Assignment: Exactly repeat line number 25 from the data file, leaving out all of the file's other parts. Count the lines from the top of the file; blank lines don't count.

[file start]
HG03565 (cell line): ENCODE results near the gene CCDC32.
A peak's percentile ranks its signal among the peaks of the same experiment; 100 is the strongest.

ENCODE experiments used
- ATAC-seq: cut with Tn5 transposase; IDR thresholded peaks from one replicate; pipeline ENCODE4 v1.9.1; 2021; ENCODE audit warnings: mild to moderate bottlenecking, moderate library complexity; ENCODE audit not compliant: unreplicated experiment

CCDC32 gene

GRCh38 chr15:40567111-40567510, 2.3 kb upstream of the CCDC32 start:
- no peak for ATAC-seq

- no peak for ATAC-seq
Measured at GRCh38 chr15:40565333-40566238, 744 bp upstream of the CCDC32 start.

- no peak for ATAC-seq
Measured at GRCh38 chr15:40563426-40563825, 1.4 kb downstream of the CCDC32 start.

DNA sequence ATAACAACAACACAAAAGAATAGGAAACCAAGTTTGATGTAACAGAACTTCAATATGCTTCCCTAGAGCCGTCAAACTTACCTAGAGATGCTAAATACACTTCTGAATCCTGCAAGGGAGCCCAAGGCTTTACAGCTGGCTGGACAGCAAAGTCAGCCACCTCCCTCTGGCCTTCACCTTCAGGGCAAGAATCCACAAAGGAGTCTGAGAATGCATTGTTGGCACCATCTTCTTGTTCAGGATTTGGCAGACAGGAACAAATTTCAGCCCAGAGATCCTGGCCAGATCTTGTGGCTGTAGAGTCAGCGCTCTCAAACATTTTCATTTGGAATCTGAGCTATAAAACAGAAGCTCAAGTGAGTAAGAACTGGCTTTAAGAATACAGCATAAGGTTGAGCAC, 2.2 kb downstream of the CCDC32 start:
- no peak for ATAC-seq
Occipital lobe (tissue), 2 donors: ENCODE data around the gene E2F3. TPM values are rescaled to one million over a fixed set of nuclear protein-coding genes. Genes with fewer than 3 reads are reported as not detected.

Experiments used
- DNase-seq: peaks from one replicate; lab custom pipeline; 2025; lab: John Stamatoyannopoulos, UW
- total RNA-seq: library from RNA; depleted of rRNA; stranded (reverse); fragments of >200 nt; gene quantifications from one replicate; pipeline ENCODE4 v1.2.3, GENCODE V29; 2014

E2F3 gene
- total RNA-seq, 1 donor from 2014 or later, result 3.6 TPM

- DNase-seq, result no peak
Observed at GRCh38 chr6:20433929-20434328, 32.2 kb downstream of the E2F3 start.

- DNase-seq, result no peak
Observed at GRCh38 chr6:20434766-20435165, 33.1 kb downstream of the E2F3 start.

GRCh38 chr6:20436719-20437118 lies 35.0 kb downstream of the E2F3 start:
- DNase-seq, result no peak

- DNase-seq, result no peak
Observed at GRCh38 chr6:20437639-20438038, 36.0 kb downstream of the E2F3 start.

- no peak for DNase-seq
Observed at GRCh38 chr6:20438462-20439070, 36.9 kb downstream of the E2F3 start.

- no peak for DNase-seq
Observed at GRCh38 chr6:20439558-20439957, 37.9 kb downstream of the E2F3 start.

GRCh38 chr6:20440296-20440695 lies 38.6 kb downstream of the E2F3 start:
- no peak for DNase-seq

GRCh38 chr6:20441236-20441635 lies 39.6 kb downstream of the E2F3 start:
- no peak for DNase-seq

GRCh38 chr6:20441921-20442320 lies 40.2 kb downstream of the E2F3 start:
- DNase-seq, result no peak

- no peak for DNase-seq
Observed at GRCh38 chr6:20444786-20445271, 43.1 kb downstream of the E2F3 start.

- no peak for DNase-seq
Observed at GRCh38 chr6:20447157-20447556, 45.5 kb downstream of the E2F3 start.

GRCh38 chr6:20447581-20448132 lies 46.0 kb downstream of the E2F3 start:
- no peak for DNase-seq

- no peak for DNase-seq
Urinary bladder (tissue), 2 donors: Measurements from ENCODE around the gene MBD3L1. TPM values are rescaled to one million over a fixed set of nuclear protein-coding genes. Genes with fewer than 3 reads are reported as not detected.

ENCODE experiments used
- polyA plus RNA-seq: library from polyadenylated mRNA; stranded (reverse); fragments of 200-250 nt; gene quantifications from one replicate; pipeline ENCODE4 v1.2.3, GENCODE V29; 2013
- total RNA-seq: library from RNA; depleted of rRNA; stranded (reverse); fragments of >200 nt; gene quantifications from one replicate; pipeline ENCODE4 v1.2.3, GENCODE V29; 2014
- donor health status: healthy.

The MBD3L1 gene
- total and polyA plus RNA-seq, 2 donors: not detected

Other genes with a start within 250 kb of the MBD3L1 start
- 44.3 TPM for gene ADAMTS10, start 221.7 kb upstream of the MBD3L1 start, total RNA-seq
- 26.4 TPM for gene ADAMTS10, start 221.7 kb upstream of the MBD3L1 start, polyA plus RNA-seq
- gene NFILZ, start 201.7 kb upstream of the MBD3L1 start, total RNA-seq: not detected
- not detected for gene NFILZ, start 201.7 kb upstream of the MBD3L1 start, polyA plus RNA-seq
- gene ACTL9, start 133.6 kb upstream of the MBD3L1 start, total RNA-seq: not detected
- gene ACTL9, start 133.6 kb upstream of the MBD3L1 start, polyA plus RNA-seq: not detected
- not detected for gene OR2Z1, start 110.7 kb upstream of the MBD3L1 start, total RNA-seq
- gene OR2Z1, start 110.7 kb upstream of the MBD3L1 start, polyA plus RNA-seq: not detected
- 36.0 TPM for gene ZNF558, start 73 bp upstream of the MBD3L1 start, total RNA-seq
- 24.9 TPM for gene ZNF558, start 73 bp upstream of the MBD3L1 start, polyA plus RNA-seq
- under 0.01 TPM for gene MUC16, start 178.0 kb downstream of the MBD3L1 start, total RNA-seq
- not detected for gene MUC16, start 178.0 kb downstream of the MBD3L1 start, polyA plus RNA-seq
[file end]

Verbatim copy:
- DNase-seq, result no peak